Saturday, May 18, 2019

The Process is Personal is Political


This year I've read three books that follow projects from the perspective of individual contributors, managers, and the business. They are The Goal, The Phoenix Project, and The Soul of a New Machine.

The Goal is perhaps the most well-known. It's a pedagogical novel in which a manufacturing plant manager is given three months to turn his failing plant around. He stumbles across a mentor who, with well-chosen questions and challenges, exposes the fallacies of the traditional production models being followed and suggests new ways to analyse the business. The philosophy at the heart of this is the Theory of Constraints, where constraints can be anything that gets in the way of the business goal, and the aim, as described by a couple of its key players is "not so much to reduce costs but to increase throughput". (p. 298, Kindle)


The Phoenix Project is also fictional but this time set in the world of IT, Ops, Dev, and Test. Again, the main protagonist is under pressure to change outcomes in a complex system, again finds a mentor and, again, The Theory of Constraints is central. In fact, the authors freely admit that the book is "an homage to The Goal, hoping to show that the same principles ... could be used to improve technology work." (p. 341)

The Soul of a New Machine sees journalist Tracy Kidder given access to a product team at the Data General Corporation during the development of the MV/8000 computer (codenamed Eagle) in the late 1970s. It predates the other two books, and has no obvious aim beyond the telling of a good story through the varied lenses of a selection of its protagonists.

For those who've been around implementation, deployment, and maintenance projects of any size or complexity over any length of time there will be many moments of empathy, sympathy, and antipathy in these three works. As a tester, I particularly enjoyed reading about debugging the prototype Eagle: "Veres ... tells Holberger [that they] ran 921 passes [of the test suite] last night, with only 30 failures. And Holberger makes a face. In this context, 921 is a vast number. It means that any given instruction in the diagnostic program may have been executed millions of times. Against 921 passes, 30 failures is a very small number. It tells them the machine is failing only once in a great while — and that's bad news ..." (p. 194)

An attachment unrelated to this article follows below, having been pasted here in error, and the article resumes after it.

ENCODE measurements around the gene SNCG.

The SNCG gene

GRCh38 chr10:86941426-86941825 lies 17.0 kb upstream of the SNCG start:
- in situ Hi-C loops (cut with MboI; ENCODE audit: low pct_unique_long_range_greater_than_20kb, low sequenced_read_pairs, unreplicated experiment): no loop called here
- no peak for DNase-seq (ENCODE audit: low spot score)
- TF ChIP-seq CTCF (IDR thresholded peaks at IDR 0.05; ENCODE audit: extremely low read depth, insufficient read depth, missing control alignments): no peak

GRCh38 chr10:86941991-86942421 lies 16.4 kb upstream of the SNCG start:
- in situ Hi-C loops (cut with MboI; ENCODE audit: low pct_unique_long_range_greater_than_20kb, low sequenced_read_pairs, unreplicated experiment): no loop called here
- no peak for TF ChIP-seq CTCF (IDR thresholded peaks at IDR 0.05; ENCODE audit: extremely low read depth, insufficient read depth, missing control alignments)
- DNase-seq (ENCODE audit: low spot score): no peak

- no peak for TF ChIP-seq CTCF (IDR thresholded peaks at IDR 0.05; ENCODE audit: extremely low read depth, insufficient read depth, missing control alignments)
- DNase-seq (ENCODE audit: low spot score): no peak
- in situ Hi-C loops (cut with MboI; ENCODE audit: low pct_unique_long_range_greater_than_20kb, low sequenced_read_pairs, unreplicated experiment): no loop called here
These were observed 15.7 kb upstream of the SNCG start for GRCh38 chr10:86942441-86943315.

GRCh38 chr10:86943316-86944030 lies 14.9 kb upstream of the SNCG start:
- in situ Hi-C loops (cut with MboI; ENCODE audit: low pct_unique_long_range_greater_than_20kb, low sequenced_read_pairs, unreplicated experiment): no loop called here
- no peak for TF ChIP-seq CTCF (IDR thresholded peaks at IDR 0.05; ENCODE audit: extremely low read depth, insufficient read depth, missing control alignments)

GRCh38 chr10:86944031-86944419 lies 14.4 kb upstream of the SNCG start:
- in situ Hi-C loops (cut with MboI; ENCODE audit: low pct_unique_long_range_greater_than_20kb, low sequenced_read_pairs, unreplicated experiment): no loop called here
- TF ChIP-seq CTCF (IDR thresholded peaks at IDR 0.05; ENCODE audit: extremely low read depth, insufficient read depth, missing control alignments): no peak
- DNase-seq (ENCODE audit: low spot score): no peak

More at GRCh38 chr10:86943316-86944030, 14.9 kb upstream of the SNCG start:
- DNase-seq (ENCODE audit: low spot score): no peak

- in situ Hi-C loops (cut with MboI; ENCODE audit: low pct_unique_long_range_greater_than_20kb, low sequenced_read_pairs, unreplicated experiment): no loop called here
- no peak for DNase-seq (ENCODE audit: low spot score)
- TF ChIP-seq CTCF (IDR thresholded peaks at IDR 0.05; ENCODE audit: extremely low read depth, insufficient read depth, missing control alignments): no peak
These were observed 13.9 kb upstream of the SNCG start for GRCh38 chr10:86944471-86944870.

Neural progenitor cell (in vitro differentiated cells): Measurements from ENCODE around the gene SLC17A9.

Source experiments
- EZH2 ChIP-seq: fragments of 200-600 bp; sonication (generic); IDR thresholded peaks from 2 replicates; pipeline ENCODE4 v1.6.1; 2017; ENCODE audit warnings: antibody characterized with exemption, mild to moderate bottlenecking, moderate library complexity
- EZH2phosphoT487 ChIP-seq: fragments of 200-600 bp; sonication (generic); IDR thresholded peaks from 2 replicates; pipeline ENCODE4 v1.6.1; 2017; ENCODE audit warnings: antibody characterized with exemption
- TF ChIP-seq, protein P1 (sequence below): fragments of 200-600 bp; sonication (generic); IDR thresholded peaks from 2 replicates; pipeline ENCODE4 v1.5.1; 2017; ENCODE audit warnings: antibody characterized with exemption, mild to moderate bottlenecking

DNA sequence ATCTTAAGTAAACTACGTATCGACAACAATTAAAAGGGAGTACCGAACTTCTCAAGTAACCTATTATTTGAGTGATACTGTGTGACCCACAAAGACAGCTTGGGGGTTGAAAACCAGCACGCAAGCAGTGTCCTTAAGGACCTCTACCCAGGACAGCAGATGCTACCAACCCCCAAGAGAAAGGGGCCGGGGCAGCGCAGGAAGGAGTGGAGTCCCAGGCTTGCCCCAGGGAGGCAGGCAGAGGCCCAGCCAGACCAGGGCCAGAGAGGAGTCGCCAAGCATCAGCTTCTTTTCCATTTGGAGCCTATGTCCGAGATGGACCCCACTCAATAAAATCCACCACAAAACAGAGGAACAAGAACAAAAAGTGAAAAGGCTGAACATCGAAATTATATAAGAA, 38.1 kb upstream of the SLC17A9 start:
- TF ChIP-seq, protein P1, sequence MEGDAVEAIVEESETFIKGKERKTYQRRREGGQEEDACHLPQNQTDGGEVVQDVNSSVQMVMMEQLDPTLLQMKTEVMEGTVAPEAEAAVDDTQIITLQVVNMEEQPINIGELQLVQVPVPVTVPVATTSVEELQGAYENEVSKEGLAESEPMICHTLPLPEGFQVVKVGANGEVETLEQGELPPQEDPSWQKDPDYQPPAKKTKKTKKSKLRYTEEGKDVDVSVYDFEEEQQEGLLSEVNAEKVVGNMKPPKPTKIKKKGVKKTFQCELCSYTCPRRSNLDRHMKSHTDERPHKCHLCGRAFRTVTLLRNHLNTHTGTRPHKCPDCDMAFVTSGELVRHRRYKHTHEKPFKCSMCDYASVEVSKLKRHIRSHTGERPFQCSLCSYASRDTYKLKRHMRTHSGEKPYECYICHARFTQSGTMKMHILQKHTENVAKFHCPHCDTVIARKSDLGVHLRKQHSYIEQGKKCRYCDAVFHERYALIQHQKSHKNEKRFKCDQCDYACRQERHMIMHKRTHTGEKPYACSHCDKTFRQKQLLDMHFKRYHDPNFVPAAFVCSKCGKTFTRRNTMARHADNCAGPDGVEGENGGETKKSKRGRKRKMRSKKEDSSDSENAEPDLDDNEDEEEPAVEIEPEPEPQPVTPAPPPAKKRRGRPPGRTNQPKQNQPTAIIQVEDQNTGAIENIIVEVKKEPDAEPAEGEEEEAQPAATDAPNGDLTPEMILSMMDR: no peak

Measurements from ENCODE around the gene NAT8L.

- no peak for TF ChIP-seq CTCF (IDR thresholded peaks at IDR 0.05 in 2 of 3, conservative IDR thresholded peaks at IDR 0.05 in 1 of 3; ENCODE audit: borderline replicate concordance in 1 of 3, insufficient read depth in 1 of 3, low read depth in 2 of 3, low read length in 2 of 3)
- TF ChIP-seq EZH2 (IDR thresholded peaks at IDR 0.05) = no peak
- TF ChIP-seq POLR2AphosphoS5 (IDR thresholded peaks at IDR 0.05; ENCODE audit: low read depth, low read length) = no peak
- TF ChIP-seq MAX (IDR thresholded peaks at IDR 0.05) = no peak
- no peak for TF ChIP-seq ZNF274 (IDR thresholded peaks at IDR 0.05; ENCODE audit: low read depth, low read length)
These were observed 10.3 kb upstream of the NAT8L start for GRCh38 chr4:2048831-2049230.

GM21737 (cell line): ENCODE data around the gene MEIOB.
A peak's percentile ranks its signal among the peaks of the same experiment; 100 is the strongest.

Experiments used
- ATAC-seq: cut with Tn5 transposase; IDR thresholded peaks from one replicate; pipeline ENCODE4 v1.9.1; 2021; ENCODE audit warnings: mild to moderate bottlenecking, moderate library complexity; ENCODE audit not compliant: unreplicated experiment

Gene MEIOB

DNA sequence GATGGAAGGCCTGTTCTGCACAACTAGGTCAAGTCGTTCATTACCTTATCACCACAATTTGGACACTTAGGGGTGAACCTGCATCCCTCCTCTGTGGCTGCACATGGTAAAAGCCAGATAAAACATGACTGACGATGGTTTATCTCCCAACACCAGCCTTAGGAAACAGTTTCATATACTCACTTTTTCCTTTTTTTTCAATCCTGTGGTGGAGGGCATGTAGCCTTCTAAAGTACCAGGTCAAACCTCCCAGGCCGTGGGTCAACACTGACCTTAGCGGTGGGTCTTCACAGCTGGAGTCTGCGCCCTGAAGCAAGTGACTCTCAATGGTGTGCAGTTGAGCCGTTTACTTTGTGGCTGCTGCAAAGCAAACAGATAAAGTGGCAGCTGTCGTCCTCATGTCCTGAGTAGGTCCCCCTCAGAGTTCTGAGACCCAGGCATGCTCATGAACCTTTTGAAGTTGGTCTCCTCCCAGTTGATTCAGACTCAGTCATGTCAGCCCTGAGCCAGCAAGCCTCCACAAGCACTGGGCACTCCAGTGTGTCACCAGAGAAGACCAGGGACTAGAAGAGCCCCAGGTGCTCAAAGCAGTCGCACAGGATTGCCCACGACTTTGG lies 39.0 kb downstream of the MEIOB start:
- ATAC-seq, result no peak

There's a bigger picture here, though. Crudely, the first two books are about processes and their underpinnings while the third is about people and their interactions. They are symbiotic, they interact intimately: process is made by people, people follow imposed process and are the instigators of emergent process. Understanding both people and process is crucial in the workplace.

People and process are both also subject to politics, and understanding that is important too. In the Phoenix Project, as improvements are attempted in one group, turf wars and ass-covering activity break out around the place. In The Soul of a New Machine, the Eagle project can only exist because of the experienced under-the-radar manoeuvrings of the group manager, Tom West. "We're building what I thought we could get away with" he says early on. (p. 31)

I'd recommend all three of these books. Why? Well, the recognisable episodes and personalities are great fun in a Big Chief I-Spy kind of way, but the higher value for me came from the opportunity to use someone else's eyes to view them. And then, naturally, to reflect on that and try to apply it to my own contexts.

The editions I read:
  • The Soul of a New Machine, Tracy Kidder (Avon) 1981
  • The Goal, Eli Goldblatt 30th Anniversary Edition (North River Press) 2014, on Kindle
  • The Phoenix Project 5th Anniversary Edition, Gene Kim, Kevin Behr, George Spafford (IT Revolution) 2018
Thanks to the Dev manager for the loan of The Soul of a New Machine.
Images: Amazon and AbeBooks.

1 comment:

  1. I read 'The Soul of a New Machine' many years ago, long before I was working with computers in any detail or joined the industry. It taught me a lot about the work that goes into developing even the smallest of features which we now take for granted - a clickable button in a GUI, for instance. It has led to my general philosophy on our modern lives and the tools we interact with daily. Almost anything you or I use has been designed and then made; anything we use has at some time been the focus of one or more people's entire working life. So to me, that means that we should not take these things for granted; we should respect the artefacts we use every day, because that implies respecting the unknown thousands of people who conceived, designed and made the things we are surrounded with.

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